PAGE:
Monday 5 July 2010

Policy Watch

If the Government put as much money and energy into maintaining jobs in New
Zealand as they have into blathering about mythical 'welfare dependency' there
would undoubtedly be far fewer people receiving welfare today (Alliance Party co
leader Kay Murray, 13 June 2010)

Emissions Trading Scheme and its impacts

“New Zealand woke up this morning to a world where it will cost money to burn fossil fuels - effectively $12.50 per tonne of CO2 produced or about $165 a year for the average family” reports the Dominion Post. But people aren’t averages and some people will be hit harder than others with the increases in costs – both direct and indirect. Fortunately we have people like Molly Melhuish – from the Domestic Energy Users Network and board member of Grey Power, who is more knowledgeable than most about the complexity of the energy sector and who is happy to challenge the Minister face to face regarding the unfair cost burden on domestic users. Go Molly…

20 hours ECE no longer attractive for some centres

According to a recent media article Many early childhood centres are considering leaving the "20 hours free" scheme because of cash cuts announced in the Budget. A survey of 526 centres shows more than a quarter are looking at leaving the scheme - which allows children aged 3 to 5 20 hours of free care each week - or have decided to do so. If they do, parents will have to cover the cost of the 20 hours.” The ECE’s most seriously hit are kindies that have 100% qualified staff who face a funding cut due to the government’s policy change announced at Budget 2010.

If ECEs do put up their fees and/or withdraw from the 20 hours scheme that could impact the most on low income communities who are already poorly serviced. The Budget did include an announcement of $107m for ECE for disadvantaged communities in the next year; however, it has been at the expense of the new funding formula which will save the govt an estimated $280m over four years.

Lack on health dollars hit low income people

A PHO in the Hutt will lose an estimated $95k in its budget for free doctor’s visits from 1 July and concerns have been raised in the Dominion Post that this would mean low income people avoiding going to the doctors and ending up sicker. The Piki te Ora PHO has doctors clinics in Wainuiomata, Petone, Pomare, Naenae and on a marae in Seaview. These are exactly that places that need health resources. It’s not only unjust for the poor to bear the brunt of budget cuts but also a false economy if people end up in hospital.

The state of State Housing

As at the end of May there were 10,555 families on the waiting list for a state house, and in the year to April 2010 a 47% increase in people assessed as having a severe housing need (category A). How has the government responded? According to recent Questions in the House by Moana MacKay to the Minister (Phil Heatley) at best HNZC will be increasing the supply of houses by 302 in the next 12 months (the figure could be as low as 242). In terms of home insulation only half (30,000) of the country’s 66,000 state homes have been insulated and whilst it’s on-track to meet its target of 39,000 homes insulated by 2013, it does leave 27,000 families in the cold. Two examples of the health impacts of living in cold damp houses are described in a recent media article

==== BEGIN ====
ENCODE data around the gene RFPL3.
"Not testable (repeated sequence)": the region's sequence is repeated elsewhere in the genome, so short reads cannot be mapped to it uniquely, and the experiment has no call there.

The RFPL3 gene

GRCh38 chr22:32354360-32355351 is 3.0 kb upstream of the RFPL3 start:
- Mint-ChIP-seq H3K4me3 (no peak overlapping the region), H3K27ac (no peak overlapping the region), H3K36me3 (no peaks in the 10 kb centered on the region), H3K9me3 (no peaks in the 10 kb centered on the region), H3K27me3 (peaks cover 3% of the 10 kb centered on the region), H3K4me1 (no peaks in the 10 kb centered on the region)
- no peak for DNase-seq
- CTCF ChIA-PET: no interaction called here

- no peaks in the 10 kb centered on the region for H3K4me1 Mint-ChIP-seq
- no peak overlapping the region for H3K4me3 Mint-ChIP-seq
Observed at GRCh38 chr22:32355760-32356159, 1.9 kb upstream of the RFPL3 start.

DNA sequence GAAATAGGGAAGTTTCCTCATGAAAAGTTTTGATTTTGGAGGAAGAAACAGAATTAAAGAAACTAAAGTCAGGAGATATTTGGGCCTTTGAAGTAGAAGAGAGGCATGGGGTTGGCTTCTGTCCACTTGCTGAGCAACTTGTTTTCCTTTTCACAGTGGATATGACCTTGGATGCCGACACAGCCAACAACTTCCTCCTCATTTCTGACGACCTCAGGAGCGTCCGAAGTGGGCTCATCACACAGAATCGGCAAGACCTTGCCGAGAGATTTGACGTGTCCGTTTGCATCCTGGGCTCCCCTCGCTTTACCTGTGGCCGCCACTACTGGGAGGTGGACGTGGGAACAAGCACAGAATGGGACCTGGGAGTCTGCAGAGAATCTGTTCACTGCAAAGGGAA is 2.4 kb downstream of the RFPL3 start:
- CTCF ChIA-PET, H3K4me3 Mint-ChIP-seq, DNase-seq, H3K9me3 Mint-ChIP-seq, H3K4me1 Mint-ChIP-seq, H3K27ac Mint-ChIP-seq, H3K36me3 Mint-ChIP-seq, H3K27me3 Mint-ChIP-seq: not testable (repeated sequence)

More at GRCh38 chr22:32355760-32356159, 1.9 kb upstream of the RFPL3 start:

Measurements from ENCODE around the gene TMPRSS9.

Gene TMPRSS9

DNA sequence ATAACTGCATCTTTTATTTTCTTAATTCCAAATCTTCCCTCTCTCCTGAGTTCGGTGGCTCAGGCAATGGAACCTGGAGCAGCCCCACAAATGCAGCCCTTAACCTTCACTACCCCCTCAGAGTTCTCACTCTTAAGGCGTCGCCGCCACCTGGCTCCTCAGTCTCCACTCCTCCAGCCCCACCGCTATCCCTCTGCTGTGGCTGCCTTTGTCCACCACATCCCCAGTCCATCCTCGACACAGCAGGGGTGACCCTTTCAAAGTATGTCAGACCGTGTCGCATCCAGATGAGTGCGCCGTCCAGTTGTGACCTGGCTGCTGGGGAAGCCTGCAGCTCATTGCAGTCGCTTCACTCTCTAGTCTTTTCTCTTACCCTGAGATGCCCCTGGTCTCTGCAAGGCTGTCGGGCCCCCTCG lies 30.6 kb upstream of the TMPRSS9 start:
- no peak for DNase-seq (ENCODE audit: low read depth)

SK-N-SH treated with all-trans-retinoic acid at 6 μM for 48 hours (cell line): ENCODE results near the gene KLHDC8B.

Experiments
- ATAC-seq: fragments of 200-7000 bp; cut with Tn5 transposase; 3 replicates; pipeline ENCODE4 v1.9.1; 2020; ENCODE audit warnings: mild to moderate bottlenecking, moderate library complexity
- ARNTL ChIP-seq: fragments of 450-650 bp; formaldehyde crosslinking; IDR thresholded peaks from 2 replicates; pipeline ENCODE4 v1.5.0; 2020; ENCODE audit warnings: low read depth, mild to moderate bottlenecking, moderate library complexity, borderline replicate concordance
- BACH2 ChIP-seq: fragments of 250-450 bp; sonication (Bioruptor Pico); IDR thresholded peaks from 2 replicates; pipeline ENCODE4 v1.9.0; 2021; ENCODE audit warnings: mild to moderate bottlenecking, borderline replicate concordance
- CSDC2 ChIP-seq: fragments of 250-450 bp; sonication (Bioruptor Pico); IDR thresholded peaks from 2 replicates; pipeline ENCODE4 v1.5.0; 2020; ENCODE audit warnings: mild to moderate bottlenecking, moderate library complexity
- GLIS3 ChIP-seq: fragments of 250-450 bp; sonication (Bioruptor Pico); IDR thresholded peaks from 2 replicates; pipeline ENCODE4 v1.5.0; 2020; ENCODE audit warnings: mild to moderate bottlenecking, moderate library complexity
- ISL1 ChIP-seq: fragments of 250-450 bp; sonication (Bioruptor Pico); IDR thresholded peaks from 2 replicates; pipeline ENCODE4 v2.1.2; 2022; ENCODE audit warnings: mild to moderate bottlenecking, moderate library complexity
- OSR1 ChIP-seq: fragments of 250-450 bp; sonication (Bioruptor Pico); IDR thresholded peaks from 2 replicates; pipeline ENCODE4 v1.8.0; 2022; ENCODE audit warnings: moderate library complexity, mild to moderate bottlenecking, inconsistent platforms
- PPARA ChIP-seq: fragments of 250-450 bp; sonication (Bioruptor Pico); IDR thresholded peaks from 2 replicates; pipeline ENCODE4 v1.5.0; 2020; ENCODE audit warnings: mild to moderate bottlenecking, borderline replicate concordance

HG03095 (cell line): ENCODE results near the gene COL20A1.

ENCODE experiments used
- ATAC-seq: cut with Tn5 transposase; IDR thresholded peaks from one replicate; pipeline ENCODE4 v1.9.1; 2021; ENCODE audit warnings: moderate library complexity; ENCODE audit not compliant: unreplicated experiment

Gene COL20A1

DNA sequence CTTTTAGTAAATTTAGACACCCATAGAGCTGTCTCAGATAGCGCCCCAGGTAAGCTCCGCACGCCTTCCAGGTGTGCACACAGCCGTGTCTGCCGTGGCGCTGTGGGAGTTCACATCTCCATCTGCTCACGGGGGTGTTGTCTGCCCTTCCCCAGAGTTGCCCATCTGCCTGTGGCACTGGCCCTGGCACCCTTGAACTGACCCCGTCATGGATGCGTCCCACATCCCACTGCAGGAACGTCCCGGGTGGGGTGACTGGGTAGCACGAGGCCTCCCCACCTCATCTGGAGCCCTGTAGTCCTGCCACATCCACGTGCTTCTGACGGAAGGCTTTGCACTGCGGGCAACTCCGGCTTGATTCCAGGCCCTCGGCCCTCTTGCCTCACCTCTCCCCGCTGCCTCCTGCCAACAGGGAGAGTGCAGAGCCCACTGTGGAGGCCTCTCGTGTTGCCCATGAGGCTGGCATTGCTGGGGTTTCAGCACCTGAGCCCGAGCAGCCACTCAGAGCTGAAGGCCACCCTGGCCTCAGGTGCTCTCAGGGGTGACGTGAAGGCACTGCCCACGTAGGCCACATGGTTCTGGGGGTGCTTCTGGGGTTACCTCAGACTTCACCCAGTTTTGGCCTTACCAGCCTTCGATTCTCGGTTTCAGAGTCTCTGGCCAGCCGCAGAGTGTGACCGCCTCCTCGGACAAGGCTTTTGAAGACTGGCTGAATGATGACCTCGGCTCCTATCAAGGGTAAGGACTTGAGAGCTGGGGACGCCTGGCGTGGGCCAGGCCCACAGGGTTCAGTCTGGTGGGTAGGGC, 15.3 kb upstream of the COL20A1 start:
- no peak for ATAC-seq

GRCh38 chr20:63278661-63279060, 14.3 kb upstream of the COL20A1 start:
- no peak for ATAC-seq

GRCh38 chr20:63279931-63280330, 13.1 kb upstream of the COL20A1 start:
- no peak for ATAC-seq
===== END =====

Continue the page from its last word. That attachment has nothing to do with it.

Housing issues and homelessness

Some of you may recall the data from the Sallies State of the Nation report released earlier this year regarding the severe shortage of housing in Auckland. A lag between construction and population growth has led to ‘more than 20,000 Aucklanders living in overcrowded conditions”. A recent report from Westpac confirms this trend and provides the latest data. Westpac maintains that NZ is 10,000 houses short. Whilst housing construction is picking up since the recession a shortage will remain in the short to medium term

And for those interesting in housing James Weir provides a description of the latest trends including a finding that buyers are opting for smaller houses, and CHAI provides a summary of an Australian report on how best to manage housing as a public asset - very pertinent to NZ given the Government’s current scrutiny of Housing NZ houses. Both Lifewise (Auckland) and the NZ Coalition to End Homelessness are calling on the government to respond to growing levels of homelessness.
On a positive note Habitat for Humanity is to receive Housing Innovation Fund money.

Survey confirms NFPs hit by recession

The latest Not for Profit (NFP) Remuneration Survey from strategic remuneration and performance management company, Strategic Pay, shows that the Not For Profit sector has been hit hard by the recession. No surprises there.